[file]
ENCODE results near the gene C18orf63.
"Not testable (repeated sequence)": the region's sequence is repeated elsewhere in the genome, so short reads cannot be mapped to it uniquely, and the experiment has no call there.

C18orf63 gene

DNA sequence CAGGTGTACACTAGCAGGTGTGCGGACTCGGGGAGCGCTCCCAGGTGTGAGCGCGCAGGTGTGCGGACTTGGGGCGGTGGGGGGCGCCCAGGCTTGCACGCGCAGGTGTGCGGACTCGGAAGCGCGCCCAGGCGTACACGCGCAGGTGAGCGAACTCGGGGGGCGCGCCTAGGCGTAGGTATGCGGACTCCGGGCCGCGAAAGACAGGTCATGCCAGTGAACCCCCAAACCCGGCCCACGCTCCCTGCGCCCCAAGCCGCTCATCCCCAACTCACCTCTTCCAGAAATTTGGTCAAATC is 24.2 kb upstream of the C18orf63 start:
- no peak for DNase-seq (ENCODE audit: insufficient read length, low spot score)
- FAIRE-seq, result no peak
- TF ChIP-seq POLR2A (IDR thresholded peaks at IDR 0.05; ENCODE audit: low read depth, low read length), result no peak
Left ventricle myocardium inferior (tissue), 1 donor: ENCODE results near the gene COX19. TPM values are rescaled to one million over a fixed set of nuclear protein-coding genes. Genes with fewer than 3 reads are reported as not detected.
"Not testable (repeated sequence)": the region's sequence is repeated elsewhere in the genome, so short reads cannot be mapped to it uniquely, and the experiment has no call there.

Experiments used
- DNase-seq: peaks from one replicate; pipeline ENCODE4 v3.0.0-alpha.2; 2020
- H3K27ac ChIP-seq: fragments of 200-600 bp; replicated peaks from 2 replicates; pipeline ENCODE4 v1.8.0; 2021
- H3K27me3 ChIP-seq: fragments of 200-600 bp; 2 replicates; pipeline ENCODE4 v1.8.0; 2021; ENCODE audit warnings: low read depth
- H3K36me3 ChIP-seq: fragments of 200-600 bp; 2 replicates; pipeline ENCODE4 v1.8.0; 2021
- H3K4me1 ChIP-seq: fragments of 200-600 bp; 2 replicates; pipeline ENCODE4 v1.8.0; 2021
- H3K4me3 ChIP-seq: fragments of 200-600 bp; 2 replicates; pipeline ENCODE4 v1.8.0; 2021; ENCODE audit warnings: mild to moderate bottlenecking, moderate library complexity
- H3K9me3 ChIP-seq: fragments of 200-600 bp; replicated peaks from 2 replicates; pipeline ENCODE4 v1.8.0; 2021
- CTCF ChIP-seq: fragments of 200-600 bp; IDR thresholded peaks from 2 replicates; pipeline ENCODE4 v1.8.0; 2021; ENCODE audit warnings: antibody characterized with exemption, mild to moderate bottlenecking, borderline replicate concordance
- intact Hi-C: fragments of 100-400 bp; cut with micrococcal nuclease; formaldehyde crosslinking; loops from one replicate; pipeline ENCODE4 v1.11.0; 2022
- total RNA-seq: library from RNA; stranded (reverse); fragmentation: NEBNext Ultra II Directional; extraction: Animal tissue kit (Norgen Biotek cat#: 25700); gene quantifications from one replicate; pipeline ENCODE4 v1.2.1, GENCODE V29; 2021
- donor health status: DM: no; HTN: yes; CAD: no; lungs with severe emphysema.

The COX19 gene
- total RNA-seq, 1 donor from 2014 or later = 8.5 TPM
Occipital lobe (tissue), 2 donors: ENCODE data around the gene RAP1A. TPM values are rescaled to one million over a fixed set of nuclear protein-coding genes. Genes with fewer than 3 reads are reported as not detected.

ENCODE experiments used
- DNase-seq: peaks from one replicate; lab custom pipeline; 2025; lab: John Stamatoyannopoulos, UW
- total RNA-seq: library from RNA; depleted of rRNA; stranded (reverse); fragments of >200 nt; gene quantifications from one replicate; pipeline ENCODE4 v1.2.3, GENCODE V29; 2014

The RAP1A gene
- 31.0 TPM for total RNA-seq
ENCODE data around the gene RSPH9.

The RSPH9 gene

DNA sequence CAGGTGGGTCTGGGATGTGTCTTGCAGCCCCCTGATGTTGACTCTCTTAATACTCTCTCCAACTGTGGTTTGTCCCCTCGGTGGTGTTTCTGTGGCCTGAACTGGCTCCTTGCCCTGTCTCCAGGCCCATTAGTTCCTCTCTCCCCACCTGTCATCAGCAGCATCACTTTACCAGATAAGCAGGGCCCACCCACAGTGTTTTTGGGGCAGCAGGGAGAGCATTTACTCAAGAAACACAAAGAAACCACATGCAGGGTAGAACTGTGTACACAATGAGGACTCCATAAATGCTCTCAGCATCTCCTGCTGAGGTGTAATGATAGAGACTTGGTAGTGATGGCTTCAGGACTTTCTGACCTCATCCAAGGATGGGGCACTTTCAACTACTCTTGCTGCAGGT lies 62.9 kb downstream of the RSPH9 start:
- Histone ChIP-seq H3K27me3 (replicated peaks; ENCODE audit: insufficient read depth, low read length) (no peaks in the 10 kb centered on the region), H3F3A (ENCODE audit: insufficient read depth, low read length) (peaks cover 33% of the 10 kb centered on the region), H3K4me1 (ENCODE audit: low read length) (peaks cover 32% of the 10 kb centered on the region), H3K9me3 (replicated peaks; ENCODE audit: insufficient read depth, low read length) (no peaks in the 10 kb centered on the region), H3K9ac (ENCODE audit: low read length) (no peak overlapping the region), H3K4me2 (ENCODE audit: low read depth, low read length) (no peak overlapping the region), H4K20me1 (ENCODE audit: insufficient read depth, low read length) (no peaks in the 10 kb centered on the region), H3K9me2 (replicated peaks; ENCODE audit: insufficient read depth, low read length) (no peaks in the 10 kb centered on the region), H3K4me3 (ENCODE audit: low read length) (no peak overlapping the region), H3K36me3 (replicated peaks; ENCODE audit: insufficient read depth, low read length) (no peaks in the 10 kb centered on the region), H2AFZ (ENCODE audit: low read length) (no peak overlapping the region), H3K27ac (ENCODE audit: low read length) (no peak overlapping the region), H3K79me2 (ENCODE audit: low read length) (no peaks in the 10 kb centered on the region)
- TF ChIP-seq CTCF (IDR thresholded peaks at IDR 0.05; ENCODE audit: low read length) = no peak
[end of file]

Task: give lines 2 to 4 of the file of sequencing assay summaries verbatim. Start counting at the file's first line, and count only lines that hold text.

"Not testable (repeated sequence)": the region's sequence is repeated elsewhere in the genome, so short reads cannot be mapped to it uniquely, and the experiment has no call there.

C18orf63 gene

DNA sequence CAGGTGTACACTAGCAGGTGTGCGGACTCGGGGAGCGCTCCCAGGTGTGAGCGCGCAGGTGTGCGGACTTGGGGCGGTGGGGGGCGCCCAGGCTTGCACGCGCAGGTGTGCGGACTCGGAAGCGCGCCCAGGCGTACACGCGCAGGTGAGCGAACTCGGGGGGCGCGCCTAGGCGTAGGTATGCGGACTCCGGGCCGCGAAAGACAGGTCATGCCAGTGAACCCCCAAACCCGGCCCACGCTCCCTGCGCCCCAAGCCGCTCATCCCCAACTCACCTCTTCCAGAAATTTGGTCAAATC is 24.2 kb upstream of the C18orf63 start: